Identifying Citizens : ID Cards as Surveillance
This book takes an historical, comparative and sociological look at citizen-identification, and new ID cards in particular. It concludes that their widespread use is both likely and, without some strong safeguards, troublesome, though not necessarily for the reasons most popularly proposed. Arguing that new IDs demand new approaches to identification practices given their potential for undermining trust and contributing to social exclusion, David Lyon provides the clearest overview of this topical area to date.
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- Hardback | 192 pages
- 144.78 x 215.9 x 20.32mm | 385.55g
- 01 Oct 2009
- Polity Press
- Oxford, United Kingdom
- 1. Auflage
Other books in this series
31 Mar 2017
28 May 2004
28 Jan 2002
Back cover copy
New ID systems are "new" because they are high-tech.But their newness is also seen crucially in the ways that theycontribute to new means of governance. The rise of e-Government andglobal mobility along with the aftermath of 9/11 and fears ofidentity theft are propelling the trend towards new ID systems.This is further lubricated by high technology companies seekinglucrative procurements, giving stakes in identification practicesto agencies additional to nation-states, particularly technical andcommercial ones. While the claims made for new IDs focus onsecurity, efficiency and convenience, each proposal is alsocontroversial. Fears of privacy-loss, limits to liberty, governmentcontrol, and even of totalitarian tendencies are expressed bycritics.
This book takes an historical, comparative and sociological lookat citizen-identification, and new ID cards in particular. Itconcludes that their widespread use is both likely and, withoutsome strong safeguards, troublesome, though not necessarily for thereasons most popularly proposed. Arguing that new IDs demand newapproaches to identification practices given their potential forundermining trust and contributing to social exclusion, David Lyonprovides the clearest overview of this topical area to date.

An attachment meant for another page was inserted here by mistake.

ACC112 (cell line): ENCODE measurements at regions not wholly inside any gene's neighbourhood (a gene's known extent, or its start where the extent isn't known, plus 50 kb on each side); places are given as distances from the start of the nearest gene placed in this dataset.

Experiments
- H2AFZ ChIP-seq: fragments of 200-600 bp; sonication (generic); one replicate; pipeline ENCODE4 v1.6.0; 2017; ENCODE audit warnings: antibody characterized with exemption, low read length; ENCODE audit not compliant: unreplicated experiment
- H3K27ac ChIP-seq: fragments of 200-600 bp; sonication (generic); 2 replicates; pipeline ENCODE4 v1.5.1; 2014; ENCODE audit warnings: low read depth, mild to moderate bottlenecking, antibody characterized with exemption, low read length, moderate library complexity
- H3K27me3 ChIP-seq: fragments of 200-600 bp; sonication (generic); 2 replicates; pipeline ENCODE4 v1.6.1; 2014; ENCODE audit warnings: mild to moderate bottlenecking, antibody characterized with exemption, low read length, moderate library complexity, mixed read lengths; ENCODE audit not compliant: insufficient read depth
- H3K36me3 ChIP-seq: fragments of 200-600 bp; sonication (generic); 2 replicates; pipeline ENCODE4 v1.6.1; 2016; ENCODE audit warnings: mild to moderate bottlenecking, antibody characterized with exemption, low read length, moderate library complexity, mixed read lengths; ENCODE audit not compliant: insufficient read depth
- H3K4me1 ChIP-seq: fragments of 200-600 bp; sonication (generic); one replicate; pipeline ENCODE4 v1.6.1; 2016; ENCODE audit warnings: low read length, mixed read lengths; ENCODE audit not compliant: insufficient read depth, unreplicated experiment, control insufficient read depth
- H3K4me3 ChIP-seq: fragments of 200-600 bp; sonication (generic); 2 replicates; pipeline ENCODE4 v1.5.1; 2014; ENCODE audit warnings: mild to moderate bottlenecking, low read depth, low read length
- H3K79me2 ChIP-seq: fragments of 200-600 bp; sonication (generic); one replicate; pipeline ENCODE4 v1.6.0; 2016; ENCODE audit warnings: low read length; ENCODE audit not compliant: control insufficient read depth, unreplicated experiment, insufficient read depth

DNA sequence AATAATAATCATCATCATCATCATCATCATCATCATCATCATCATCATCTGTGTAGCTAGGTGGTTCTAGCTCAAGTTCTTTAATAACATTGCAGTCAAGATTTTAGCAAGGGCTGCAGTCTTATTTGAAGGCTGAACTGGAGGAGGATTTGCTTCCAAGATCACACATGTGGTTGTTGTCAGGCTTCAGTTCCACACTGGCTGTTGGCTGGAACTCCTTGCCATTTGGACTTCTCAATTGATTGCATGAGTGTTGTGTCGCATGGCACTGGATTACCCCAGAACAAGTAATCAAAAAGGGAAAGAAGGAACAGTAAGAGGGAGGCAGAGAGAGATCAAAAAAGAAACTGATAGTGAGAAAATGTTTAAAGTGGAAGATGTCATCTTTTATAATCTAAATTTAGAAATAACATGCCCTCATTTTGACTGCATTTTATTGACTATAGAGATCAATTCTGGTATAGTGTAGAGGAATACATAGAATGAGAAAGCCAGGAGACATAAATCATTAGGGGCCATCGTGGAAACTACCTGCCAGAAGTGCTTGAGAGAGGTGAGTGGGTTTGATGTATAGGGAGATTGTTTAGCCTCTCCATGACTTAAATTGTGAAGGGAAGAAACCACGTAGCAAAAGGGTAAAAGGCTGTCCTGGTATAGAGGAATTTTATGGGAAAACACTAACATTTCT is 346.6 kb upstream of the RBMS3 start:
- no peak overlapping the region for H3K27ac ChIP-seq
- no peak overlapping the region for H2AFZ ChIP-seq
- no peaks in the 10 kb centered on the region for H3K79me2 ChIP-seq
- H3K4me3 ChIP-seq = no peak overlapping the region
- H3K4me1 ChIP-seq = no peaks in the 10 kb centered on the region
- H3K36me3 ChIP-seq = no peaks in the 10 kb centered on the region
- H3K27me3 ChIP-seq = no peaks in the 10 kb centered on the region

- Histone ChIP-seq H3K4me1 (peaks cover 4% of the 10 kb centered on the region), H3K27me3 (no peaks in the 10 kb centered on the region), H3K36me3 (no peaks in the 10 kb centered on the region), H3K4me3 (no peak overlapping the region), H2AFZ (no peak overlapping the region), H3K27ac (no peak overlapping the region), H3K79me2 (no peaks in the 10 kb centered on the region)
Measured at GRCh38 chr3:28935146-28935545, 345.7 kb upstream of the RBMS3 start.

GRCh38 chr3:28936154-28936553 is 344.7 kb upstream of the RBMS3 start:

Table of contents
Saskia Sassen, Columbia University, and author of Territory, Authority, Rights
"ID cards are an issue of growing concern in many countries. David Lyon provides fresh perspectives and many new insights into the way these systems work and the consequences they have for individuals and society. The clear, compelling and informative writing makes the book attractive to both specialists and the general reader."
Charles Raab, University of Edinburgh
"With an admirably lucid and clear style David Lyon shows how new technologies of identification govern new divisions of citizens and their others (strangers, outsiders, aliens) by decoding (biometric) and sorting (categorical) bodies. It also brilliantly illustrates how struggles for citizenship must now be also fought through databases (increasingly owned and controlled by 'card cartels') that make such technologies possible."
Engin Isin, Open University
About David Lyon